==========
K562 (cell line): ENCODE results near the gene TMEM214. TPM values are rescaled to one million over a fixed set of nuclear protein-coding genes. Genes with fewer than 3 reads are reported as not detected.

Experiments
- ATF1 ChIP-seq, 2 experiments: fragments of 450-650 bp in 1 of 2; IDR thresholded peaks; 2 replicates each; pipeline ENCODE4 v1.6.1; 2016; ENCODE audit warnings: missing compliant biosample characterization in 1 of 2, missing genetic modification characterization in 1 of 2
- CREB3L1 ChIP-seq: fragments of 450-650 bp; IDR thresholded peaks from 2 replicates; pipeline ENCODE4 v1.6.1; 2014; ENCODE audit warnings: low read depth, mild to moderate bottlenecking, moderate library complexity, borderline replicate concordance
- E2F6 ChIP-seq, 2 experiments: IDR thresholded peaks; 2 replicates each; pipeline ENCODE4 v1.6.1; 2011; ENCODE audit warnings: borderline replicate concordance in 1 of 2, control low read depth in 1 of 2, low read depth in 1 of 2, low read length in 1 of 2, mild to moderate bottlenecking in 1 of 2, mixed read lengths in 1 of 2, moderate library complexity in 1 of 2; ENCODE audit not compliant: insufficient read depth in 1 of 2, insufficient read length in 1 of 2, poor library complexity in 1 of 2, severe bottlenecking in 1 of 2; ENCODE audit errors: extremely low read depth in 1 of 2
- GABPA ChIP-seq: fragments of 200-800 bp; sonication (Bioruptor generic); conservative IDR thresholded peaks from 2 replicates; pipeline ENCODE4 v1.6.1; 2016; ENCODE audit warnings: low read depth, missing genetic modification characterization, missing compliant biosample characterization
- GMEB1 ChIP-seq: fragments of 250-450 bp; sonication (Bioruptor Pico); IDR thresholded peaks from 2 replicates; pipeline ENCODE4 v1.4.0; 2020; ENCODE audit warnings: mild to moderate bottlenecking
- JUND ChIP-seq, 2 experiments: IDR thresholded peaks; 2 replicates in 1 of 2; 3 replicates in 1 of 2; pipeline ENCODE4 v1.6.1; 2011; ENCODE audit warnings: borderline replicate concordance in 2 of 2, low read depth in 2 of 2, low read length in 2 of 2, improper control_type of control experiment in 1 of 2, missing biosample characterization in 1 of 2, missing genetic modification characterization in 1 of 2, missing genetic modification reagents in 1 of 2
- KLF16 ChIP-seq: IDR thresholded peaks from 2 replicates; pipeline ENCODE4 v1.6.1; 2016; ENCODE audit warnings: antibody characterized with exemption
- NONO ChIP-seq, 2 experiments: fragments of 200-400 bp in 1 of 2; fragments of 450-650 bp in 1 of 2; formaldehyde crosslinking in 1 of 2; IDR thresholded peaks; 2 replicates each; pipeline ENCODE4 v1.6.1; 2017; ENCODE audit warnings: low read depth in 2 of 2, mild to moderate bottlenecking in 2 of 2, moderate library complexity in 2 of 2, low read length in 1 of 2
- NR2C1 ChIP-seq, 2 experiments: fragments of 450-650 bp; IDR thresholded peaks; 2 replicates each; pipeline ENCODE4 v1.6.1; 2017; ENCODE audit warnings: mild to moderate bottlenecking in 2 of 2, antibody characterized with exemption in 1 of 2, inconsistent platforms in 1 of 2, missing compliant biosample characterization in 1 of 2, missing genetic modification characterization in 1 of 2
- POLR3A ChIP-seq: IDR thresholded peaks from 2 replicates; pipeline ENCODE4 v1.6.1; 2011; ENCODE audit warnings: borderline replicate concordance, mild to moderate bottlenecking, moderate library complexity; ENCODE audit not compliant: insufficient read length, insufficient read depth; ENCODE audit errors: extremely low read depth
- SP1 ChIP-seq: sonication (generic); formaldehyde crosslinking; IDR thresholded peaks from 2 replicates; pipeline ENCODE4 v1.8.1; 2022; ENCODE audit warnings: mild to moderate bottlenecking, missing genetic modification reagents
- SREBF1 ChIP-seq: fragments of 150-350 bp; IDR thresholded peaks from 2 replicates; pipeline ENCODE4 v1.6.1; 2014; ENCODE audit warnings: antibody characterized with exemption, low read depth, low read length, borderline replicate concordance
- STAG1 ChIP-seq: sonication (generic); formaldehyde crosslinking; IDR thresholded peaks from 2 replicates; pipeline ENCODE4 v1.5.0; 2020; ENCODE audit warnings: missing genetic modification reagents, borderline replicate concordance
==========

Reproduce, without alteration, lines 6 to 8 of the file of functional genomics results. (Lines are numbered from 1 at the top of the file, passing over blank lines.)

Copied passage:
- GABPA ChIP-seq: fragments of 200-800 bp; sonication (Bioruptor generic); conservative IDR thresholded peaks from 2 replicates; pipeline ENCODE4 v1.6.1; 2016; ENCODE audit warnings: low read depth, missing genetic modification characterization, missing compliant biosample characterization
- GMEB1 ChIP-seq: fragments of 250-450 bp; sonication (Bioruptor Pico); IDR thresholded peaks from 2 replicates; pipeline ENCODE4 v1.4.0; 2020; ENCODE audit warnings: mild to moderate bottlenecking
- JUND ChIP-seq, 2 experiments: IDR thresholded peaks; 2 replicates in 1 of 2; 3 replicates in 1 of 2; pipeline ENCODE4 v1.6.1; 2011; ENCODE audit warnings: borderline replicate concordance in 2 of 2, low read depth in 2 of 2, low read length in 2 of 2, improper control_type of control experiment in 1 of 2, missing biosample characterization in 1 of 2, missing genetic modification characterization in 1 of 2, missing genetic modification reagents in 1 of 2